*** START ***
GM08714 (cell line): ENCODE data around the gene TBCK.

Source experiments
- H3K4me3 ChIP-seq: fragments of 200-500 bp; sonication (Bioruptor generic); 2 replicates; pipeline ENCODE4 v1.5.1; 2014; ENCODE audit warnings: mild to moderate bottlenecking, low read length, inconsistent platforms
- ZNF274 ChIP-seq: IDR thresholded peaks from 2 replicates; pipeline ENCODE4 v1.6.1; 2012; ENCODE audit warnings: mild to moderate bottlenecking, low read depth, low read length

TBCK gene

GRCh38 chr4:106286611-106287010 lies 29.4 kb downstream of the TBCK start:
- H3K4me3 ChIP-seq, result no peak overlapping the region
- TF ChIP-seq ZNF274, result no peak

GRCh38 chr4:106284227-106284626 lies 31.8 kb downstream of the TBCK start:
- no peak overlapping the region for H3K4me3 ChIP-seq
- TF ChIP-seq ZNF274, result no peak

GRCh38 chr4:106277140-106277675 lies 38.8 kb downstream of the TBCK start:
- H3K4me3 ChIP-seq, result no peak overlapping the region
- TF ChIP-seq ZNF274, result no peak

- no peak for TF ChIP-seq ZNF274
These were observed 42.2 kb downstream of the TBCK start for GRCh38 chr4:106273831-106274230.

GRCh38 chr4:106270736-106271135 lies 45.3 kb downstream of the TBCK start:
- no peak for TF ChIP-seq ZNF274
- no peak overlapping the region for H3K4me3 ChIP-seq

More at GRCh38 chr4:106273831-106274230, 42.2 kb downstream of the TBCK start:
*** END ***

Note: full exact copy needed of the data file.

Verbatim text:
GM08714 (cell line): ENCODE data around the gene TBCK.

Source experiments
- H3K4me3 ChIP-seq: fragments of 200-500 bp; sonication (Bioruptor generic); 2 replicates; pipeline ENCODE4 v1.5.1; 2014; ENCODE audit warnings: mild to moderate bottlenecking, low read length, inconsistent platforms
- ZNF274 ChIP-seq: IDR thresholded peaks from 2 replicates; pipeline ENCODE4 v1.6.1; 2012; ENCODE audit warnings: mild to moderate bottlenecking, low read depth, low read length

TBCK gene

GRCh38 chr4:106286611-106287010 lies 29.4 kb downstream of the TBCK start:
- H3K4me3 ChIP-seq, result no peak overlapping the region
- TF ChIP-seq ZNF274, result no peak

GRCh38 chr4:106284227-106284626 lies 31.8 kb downstream of the TBCK start:
- no peak overlapping the region for H3K4me3 ChIP-seq
- TF ChIP-seq ZNF274, result no peak

GRCh38 chr4:106277140-106277675 lies 38.8 kb downstream of the TBCK start:
- H3K4me3 ChIP-seq, result no peak overlapping the region
- TF ChIP-seq ZNF274, result no peak

- no peak for TF ChIP-seq ZNF274
These were observed 42.2 kb downstream of the TBCK start for GRCh38 chr4:106273831-106274230.

GRCh38 chr4:106270736-106271135 lies 45.3 kb downstream of the TBCK start:
- no peak for TF ChIP-seq ZNF274
- no peak overlapping the region for H3K4me3 ChIP-seq

More at GRCh38 chr4:106273831-106274230, 42.2 kb downstream of the TBCK start: